Breathing New Life Into An Old Cinema Dinosaur

On June 2, 1983, 54 boxes of materials arrived at the Western History Research Center, now the American Heritage Center. It’s always exciting to open boxes of new materials to find out what surprises might be in store. So, those AHC archivists 37 years ago most likely were in turns delighted, puzzled, and concerned when one of the boxes revealed the rusted model of a dinosaur known as a triceratops whose stiffened foam body was shedding its “skin” onto every surface it touched.

The triceratops’ donor was Sam Peeples, a television script writer and author whose most common genre was westerns. He had been a regular collection donor to the AHC since 1958 and went on to contribute 567 boxes of his papers by the time of his death in 1997.

Author Samuel A. Peeples, 1976.
Photo of Sam Peeples for his book The Man Who Died Twice (1976).

Peeples was also a literary science fiction enthusiast who provided advice and reference material to his friend and colleague Gene Roddenberry, the creator of the original Star Trek television series. Peeples wrote for the series as well as other science fiction series.

The triceratops was first used in an uncompleted 1931 film titled Creation, which was a project of renowned stop action animator Willis O’Brien. RKO studio producer Merian C. Cooper dismissed Creation as boring, but was impressed with O’Brien’s work. Cooper hired O’Brien to create effects for his 1933 film King Kong. Dinosaur miniatures and armatures, even some footage, from Creation was salvaged and reused for King Kong.

Poster from the film King Kong (1933).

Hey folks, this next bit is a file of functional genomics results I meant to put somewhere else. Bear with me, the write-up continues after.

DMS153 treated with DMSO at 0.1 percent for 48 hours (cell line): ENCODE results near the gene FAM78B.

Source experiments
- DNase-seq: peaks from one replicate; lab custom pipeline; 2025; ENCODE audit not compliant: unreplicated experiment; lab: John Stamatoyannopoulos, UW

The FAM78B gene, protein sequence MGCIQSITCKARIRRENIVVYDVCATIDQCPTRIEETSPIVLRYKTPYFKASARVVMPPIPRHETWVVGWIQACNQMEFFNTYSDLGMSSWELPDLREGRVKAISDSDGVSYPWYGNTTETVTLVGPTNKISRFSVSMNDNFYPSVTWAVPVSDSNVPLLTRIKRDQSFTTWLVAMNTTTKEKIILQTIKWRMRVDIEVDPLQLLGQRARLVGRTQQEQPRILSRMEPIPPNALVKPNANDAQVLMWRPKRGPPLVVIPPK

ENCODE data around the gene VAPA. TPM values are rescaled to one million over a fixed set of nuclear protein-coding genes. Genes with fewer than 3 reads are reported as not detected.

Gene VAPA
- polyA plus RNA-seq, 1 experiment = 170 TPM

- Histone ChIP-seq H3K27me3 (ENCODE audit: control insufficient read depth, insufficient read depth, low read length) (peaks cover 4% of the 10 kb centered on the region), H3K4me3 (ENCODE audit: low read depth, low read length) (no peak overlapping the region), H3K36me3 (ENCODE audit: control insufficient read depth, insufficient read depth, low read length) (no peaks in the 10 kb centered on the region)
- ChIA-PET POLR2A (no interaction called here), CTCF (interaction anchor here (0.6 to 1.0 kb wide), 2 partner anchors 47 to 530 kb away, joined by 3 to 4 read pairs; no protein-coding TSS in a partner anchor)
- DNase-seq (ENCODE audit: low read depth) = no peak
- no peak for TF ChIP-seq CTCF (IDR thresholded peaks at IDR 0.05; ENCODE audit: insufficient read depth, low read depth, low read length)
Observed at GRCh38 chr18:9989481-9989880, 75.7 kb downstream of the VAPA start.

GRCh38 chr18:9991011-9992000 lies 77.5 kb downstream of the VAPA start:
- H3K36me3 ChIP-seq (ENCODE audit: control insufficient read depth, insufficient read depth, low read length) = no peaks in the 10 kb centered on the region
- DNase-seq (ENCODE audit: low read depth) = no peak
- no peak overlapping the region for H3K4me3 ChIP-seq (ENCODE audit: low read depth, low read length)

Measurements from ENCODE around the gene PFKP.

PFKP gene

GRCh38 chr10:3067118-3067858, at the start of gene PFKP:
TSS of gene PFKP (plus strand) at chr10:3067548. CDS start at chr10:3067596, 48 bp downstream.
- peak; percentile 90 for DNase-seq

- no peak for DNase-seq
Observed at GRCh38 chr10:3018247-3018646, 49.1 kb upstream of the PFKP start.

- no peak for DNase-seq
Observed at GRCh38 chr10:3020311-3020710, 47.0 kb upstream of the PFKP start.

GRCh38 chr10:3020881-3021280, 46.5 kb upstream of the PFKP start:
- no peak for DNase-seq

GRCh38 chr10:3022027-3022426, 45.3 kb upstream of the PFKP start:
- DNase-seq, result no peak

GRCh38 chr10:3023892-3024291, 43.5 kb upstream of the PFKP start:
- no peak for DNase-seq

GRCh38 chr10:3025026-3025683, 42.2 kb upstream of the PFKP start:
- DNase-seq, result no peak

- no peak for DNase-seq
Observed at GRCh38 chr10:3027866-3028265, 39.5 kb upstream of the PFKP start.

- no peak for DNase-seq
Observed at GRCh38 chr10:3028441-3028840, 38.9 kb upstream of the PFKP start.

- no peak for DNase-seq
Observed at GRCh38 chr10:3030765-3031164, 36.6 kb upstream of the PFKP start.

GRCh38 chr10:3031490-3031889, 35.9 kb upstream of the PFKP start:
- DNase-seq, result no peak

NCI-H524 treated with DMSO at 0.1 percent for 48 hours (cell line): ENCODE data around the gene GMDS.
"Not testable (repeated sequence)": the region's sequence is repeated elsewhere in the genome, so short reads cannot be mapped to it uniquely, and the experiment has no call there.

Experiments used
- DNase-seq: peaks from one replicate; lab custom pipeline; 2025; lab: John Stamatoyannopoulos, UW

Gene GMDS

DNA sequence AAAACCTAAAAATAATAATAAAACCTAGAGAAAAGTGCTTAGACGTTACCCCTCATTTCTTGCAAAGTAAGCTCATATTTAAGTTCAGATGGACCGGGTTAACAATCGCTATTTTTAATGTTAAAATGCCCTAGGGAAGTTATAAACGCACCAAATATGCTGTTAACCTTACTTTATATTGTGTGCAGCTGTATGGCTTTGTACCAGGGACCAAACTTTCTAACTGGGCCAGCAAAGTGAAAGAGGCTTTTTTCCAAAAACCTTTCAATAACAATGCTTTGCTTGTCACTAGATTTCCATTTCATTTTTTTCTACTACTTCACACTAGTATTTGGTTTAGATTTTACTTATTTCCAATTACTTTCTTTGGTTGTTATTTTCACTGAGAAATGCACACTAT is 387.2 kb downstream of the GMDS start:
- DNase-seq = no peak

Poster from the 1933 film King Kong. Box 111, Forrest J Ackerman Collection, American Heritage Center, University of Wyoming.

Unfortunately for the triceratops, its scenes from King Kong were left on the cutting room floor, although the original Creation test footage can be found on the R1 King Kong DVD released by Time-Warner in 2005 and on YouTube.

It’s not known how the triceratops model came to be in Peeple’s possession. He may have purchased it, or it may have been given to him due to his love of science fiction. Once it arrived at the AHC, the triceratops found a comfortable, protective home in a dark archival box. It was again in the spotlight for a time as a display in the AHC’s Loggia where it helped tell the story of stop action animation technology.

Triceratops model on display at the UW American Heritage Center.
Triceratops on display at the American Heritage Center.

In 2020, 100 years after its creation, the sponge rubber and latex armature is finding new life as a set of 3D computerized images. The AHC seeks to make all of its collection material available to researchers, but the aging triceratops was simply too fragile to handle safely. After all, it wasn’t built for permanence. AHC’s Digital Archivist Rachel Gattermeyer and University Archivist Sara Davis joined with the team at UW’s Shell 3D Visualization Center to make a digital copy of the triceratops before any additional deterioration could happen, as well as to create a new way for researchers to interact with it. With the 3D scan rendering almost complete, viewers will soon be able to rotate the model, zoom in, and examine it in greater detail on a computer screen.

Sara and Rachel were interviewed by the Viz Center team to give some background and context to this fascinating collaborative project, resulting in this interesting visual. Take a look to find out more.

Post by AHC Archivist Leslie Waggener from contributions by AHC archivists Rachel Gattermeyer and Sara Davis.

Much appreciation to the team at the University of Wyoming’s Shell 3D Visualization Center for their help in this project.


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